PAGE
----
From the time it was established, the university in Brno suffered from both a lack of teaching space and a shortage of accommodation for students. In the interwar period, most students lived in lodgings. Only a small fraction of the student population was accommodated in dormitories, which became more widely used after the Second World War.
The dormitories on the square náměstí Míru, in the Masarykova čtvrt’ district, were built at the end of 1953 for accommodating students of Brno University of Technology, formerly the Dr. Edvard Beneš Technical University in Brno. The construction was initiated by the architect Miloslav Kopřiva, former head of the Department of Building Construction at the Faculty of Architecture. However, it has not been possible to establish whether he also actually drew up the project plans. In 1954, the building was assigned to Masaryk University.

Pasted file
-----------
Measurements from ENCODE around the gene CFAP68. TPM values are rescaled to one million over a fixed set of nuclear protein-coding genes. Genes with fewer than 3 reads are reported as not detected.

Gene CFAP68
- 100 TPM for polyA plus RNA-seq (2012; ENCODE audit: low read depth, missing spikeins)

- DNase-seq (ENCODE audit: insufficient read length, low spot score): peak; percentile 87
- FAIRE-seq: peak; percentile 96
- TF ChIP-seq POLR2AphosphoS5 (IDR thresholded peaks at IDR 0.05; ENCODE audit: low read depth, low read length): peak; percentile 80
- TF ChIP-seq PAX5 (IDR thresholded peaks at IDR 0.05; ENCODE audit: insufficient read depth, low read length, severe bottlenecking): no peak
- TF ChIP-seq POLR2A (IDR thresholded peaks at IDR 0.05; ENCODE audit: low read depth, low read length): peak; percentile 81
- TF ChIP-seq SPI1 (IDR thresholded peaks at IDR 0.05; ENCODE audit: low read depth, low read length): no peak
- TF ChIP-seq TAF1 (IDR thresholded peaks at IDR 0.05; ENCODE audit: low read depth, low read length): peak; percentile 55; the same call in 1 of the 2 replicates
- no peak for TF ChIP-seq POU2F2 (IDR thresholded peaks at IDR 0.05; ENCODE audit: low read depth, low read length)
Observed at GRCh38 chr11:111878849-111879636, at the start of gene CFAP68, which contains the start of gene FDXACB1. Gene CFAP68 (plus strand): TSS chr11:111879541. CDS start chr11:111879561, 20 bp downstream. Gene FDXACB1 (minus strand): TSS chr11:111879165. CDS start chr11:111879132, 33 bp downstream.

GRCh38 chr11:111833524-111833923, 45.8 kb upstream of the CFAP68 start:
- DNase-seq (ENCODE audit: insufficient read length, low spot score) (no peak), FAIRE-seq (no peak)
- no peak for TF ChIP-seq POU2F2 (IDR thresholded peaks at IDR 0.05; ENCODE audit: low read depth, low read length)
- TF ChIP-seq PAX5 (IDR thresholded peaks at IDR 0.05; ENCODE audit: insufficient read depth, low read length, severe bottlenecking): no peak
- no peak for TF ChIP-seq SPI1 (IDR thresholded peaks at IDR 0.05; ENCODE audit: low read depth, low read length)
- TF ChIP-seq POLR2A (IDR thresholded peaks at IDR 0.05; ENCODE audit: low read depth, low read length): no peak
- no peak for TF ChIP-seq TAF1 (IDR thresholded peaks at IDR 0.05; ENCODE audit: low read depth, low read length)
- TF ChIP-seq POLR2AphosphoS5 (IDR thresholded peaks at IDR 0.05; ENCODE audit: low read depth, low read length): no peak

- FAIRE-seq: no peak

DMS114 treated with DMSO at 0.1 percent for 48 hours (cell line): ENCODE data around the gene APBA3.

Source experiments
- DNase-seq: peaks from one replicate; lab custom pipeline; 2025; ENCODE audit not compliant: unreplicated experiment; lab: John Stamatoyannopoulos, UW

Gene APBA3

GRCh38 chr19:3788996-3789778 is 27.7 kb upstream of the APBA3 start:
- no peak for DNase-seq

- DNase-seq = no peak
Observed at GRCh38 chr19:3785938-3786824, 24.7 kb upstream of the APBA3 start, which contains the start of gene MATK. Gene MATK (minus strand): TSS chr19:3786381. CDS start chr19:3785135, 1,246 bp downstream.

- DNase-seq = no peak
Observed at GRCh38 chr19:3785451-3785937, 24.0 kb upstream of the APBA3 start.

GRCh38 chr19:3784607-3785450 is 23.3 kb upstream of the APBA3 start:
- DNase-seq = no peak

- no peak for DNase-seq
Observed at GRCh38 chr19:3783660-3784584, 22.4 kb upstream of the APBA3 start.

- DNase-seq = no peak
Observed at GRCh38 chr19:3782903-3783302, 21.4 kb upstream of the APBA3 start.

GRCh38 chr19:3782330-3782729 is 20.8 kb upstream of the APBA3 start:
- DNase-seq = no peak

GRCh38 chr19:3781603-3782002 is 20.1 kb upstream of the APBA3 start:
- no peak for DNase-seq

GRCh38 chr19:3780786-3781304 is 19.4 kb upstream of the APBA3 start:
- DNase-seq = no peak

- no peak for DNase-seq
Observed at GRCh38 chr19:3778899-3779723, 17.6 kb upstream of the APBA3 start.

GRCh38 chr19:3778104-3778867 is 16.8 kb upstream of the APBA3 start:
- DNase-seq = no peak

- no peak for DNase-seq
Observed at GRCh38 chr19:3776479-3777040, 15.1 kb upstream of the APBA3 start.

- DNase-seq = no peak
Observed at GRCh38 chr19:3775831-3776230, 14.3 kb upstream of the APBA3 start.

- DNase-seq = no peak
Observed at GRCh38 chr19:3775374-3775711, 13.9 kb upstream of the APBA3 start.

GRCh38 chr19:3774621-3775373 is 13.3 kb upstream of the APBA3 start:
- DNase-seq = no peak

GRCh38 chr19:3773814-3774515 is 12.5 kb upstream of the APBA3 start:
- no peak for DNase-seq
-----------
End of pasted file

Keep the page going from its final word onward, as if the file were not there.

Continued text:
The two-storey rectangular building with gable roof and built-in loft space was connected to the rectory of the Church of St. Augustine, which was built in 1938 according to a design by Vladimír Fišer. The decoration of the facade is based on the principles of socialist realism, but in a very sober classicist form. The corners and ground floor of the building are decorated with bossages and the windows are framed by shaped chambranles.
The total capacity of the dormitory was for 245 students, mostly in quadruple rooms. On each floor, in addition to the individual rooms, there was a modestly equipped kitchen and sanitary facilities with communal showers. In the basement, a communal space was later built, which featured a piano, a television and a gym.
The dormitory is situated in a quiet residential area of villas, close to a local grocery shop and a park with an observatory, and is well connected to public transport. From the time it was built, it has offered students comfortable and affordable accommodation. Although the original windows and entrance doors have been replaced, the building largely retains its original appearance.